The Fundamentals Of Bedroom Design*

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In one way designing a bedroom is quite simple because it is the one room in your house that is completely your own. If you live with children for instance you will share every other space, but your bedroom can be an oasis to which you retreat when you need a rest after a long day. Otherwise if you are entertaining and you have your friends over you will probably invite them to feel at home in your dining room, living room, your garden and your bathroom of course. However, your bedroom remains just yours. However, it is also a difficult room to design for the exact same reason. Since it is so personal and intimate getting it right is so important. If you do not spend enough time thinking about how your bedroom looks you may find that you cannot relax there. There is so much psychology mixed up with interior design that it sometimes makes you wonder how many decisions are actually conscious rather than performed at the behest of a subconscious feeling or urge. Why, after all, do people like one color over another? There must be a reason but many people would not be able to explain their preference one way or another and would be left saying that they just like a color because they like it.

If there is one thing that is crucial to a good bedroom it is a good bed. One myth that is easily dispelled is that a hard bed is absolutely good for you. Many people confuse a firm bed for a supportive one. However, it all depends on your back and your body’s needs. If you find that a goose down featherbed suits you more, go with that. However whatever bed you choose you should do a lot of research as choosing the wrong one can cause serious back pain and long term problems.

In any case picking a color for your bedroom is important because it can have such a massive impact on how well you sleep. Research from the National Sleep Foundation found that the best color for a bedroom is blue. The reason for this is that receptors in your eyes- called ganglion cells are most receptive to blue shades. These cells inform your brain of information which affects its day to day rhythm. Since the color blue is associated with calmness and peace seeing it as you try to drift off to sleep will help your brain realize that it needs to relax. In fact blue hues in bedrooms have been shown to reduce blood pressure and a person’s heart rate. However if blue is not your style you should go for soothing colors like grays, silvers and neutrals. One important feature of decorating your room is to not to use too many backlit objects like phones or TVs when you are trying to sleep. They inhibit the production of melatonin in your brain which helps you sleep. Switching them off and picking up a book is a better way to have a more restful night.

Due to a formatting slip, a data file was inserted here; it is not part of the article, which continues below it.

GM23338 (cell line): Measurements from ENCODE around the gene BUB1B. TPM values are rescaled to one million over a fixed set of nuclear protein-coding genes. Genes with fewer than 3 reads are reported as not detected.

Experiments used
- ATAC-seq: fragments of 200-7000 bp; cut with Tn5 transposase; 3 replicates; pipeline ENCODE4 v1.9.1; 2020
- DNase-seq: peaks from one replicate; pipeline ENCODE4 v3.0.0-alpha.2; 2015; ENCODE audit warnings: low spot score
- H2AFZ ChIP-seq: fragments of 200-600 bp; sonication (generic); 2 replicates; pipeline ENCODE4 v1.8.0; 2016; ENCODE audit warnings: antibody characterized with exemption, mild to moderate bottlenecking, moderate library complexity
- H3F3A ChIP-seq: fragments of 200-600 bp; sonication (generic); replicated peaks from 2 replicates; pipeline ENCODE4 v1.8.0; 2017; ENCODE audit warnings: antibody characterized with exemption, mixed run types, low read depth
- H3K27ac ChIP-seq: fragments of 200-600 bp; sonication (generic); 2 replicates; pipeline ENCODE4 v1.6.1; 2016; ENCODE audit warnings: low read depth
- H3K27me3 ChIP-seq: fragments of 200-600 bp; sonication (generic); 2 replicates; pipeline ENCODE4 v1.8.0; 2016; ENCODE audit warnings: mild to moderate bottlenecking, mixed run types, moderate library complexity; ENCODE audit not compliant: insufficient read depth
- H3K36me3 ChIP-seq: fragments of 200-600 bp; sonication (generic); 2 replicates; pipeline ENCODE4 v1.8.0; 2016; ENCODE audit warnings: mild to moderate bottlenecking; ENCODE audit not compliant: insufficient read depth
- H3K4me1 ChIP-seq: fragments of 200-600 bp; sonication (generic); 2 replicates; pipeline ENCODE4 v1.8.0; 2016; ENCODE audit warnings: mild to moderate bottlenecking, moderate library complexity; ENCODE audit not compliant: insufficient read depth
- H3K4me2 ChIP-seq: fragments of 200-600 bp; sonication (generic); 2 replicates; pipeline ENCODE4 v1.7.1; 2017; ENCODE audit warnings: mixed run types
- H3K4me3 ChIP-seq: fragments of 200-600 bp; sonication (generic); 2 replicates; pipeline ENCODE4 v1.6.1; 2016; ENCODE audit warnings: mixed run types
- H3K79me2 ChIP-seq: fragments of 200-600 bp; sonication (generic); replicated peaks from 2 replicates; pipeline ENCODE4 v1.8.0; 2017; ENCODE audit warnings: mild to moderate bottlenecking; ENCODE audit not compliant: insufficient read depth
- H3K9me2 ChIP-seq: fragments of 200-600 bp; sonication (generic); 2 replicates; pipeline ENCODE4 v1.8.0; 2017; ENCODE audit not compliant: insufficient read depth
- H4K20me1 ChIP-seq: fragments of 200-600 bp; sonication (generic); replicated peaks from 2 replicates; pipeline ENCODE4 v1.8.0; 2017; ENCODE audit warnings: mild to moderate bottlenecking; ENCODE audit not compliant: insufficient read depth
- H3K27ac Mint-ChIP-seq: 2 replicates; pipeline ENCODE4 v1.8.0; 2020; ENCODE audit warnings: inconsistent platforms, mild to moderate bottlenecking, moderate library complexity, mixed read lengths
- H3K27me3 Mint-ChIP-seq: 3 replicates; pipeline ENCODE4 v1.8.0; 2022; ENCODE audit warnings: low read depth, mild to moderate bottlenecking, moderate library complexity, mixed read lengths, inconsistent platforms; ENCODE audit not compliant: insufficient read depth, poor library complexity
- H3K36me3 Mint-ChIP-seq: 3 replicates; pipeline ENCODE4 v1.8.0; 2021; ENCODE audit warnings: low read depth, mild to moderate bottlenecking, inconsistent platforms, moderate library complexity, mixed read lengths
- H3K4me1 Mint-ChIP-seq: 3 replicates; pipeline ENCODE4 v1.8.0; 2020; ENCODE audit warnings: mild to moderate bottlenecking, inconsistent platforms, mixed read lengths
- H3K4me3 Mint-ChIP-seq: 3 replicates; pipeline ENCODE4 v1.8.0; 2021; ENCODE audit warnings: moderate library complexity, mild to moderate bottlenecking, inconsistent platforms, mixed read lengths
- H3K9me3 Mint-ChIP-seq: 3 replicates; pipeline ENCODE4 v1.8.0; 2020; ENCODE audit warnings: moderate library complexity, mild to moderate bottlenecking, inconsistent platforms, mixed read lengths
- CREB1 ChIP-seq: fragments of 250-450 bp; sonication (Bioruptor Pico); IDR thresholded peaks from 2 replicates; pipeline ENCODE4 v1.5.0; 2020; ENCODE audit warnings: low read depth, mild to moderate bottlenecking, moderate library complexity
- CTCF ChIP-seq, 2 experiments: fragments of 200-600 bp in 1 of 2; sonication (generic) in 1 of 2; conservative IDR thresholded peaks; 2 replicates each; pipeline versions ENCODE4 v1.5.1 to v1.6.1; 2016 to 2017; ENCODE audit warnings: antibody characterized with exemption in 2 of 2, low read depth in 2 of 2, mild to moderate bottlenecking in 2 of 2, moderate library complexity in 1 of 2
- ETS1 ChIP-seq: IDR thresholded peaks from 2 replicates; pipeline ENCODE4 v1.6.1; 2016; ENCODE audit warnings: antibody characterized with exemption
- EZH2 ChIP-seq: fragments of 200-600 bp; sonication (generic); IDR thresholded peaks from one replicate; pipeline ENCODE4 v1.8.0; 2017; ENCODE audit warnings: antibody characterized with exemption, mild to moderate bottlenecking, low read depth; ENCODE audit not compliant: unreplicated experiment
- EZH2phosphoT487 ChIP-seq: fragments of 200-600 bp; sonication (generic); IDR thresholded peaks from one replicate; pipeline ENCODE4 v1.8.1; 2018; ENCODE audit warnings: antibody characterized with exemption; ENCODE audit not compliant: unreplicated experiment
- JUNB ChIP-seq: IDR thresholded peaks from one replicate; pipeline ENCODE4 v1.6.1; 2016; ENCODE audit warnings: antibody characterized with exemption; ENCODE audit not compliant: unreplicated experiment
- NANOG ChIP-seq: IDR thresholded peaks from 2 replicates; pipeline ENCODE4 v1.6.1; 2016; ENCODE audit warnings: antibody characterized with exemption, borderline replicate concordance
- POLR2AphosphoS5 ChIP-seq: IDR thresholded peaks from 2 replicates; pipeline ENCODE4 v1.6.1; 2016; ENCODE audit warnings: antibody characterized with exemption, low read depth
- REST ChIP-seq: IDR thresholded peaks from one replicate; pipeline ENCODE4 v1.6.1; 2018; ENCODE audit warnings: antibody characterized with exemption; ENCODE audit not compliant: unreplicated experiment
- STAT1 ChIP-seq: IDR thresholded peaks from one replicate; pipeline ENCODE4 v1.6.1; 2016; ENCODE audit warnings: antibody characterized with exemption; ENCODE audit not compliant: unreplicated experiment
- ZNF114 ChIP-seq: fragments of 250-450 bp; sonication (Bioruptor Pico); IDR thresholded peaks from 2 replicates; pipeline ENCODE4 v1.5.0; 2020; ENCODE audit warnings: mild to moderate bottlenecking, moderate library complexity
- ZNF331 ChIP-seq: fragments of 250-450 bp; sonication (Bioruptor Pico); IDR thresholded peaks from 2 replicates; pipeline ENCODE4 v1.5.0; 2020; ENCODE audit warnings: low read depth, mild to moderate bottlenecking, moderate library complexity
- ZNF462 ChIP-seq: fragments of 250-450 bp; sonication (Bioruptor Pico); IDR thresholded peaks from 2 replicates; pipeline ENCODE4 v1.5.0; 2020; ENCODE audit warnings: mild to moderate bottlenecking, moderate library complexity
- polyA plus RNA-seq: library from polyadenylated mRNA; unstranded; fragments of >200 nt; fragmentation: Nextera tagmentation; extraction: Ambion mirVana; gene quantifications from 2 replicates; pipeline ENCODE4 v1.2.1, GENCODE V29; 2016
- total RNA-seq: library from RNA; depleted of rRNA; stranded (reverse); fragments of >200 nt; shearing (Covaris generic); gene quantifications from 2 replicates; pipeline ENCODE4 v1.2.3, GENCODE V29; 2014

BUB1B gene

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Home of Juniper wish list and discount

My homewares radar was triggered again recently with the discovery of yet another online emporium to browse- Home of Juniper. Focusing on “conscientious consumerism” Home of Juniper sells a wide range of products including kitchenware, stationery, home decor, jewellery and gifts. They are proud to support both British producers and ethical craftsmanship from further afield bringing us a beautifully curated site full of unusual and quirky treasures.
Being the way I am, I couldn’t not put together a wish list to share with you- I also (being the giving person that I am) have a discount code to share which will give you 10% off and free shipping on any purchase until the end of June- details at the end of this post.
As you can see, I’ve fallen hard for the kitchenware. I love the rustic look of the tea set and espresso cups whilst the coaster (so true) and shakespeare quote banner were just lovely finishing touches I couldn’t help but include.
As promised, you can get 10% off and free shipping on your order until the end of June by using the code daisychain at the checkout. Do report back with what takes your fancy and let me know what you’re treating yourself to.

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A Cox and Cox Homewares Wish List*

If you’ve spent any length of time reading my blog you’ll have worked out by now that I have a thing for homewares (thanks Mum!) This went in to complete over-drive when I was living in my flat and now I’m back in the parental home I’m yet to reign it in, spending an inordinate amount of time planning ahead to when I move out again.